Charles Dickens used Yarmouth as a key location in his novel David Copperfield and described the town as "the finest place in the universe".[23] The author stayed at the Royal Hotel on the Marine Parade while writing the novel.

The Time and Tide Museum in Blackfriars Road, managed by Norfolk Museums Service, was nominated in the UK Museums Awards in 2005. It was built as part of a regeneration of the south of the town in 2003. Its location in an old herring smokery harks back to the town's status as a major fishing port. Sections of the historic town wall stand opposite the museum, next to the Great Yarmouth Potteries, part of which is housed in another former smoke house. The town wall is among the most complete medieval town walls in the country, with 11 of the 18 original turrets still standing. Other museums in the town include the National Trust's Elizabethan House, the Great Yarmouth Row Houses, managed by English Heritage, and the privately owned Blitz and Pieces, based on the Home Front during World War II.

The Maritime Heritage East partnership, based at the award-winning Time and Tide Museum aims to raise the profile of maritime heritage and museum collections.


The Yarmouth area provides habitats for a number of rare and unusual species. The area between the piers is home to one of the largest roosts of Mediterranean gulls in the UK. Breydon Water, just behind the town, is a major wader and waterfowl site, with winter roosts of over 100,000 birds. Grey seal and common seal are frequently seen offshore, as are seabirds such as gannet, little auk, common scoter, razorbill and guillemot.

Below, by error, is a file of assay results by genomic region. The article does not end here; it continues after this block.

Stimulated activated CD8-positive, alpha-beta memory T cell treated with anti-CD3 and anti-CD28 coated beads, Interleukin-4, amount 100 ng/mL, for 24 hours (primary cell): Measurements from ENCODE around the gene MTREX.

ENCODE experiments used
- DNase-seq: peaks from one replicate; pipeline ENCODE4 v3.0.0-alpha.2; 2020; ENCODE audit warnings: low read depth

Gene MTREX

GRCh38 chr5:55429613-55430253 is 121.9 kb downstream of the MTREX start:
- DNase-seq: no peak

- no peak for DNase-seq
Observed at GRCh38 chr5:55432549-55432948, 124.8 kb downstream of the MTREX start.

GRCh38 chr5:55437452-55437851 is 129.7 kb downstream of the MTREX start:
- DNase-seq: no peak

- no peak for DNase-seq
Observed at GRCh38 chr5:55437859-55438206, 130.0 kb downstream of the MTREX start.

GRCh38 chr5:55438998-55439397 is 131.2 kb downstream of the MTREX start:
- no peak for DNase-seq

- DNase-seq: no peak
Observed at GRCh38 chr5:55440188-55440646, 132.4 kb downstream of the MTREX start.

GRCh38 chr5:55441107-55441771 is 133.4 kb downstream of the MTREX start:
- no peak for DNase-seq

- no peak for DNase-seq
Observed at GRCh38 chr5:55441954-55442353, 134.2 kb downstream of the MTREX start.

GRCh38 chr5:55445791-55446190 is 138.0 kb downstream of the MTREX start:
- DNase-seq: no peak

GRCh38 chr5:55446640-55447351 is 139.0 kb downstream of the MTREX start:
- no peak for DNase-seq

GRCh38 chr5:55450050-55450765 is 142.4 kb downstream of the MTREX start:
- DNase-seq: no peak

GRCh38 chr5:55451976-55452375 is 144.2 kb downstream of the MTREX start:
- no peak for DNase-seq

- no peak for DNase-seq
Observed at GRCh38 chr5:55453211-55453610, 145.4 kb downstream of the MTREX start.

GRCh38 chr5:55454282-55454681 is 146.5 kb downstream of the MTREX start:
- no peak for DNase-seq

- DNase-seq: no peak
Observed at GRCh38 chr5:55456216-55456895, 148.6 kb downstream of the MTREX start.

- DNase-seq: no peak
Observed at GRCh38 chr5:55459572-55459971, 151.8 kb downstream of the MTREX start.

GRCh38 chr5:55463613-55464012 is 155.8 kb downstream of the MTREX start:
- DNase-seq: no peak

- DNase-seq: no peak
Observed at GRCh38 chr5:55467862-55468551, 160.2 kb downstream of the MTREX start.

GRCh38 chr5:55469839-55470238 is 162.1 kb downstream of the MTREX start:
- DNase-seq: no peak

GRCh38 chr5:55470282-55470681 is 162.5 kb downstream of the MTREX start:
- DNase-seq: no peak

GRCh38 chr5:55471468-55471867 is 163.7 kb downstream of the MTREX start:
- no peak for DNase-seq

This and the surrounding Halvergate Marshes are environmentally protected. Most of the area is now managed by conservation organisations, principally the RSPB. The North Denes area of the beach is an SSSI due to its dune plants, and supports numbers of skylarks and meadow pipits, along with one of the largest little tern colonies in the UK each summer, and a small colony of grayling butterflies. Other butterflies found include small copper and common blue.

The nearby cemetery is a renowned temporary roost for spring and autumn migrants. Redstart and pied flycatcher are often seen during their migration. It has also recorded the first sightings of a number of rare insects blown in from the continent.

Sports and leisure

The main local football club is Great Yarmouth Town, known as the Bloaters, which plays in the Eastern Counties League. Its ground is at Wellesley Recreation Ground, named after Sir Arthur Wellesley. There is strong East Anglian rivalry with Gorleston. Local football clubs are served by the Great Yarmouth and District League.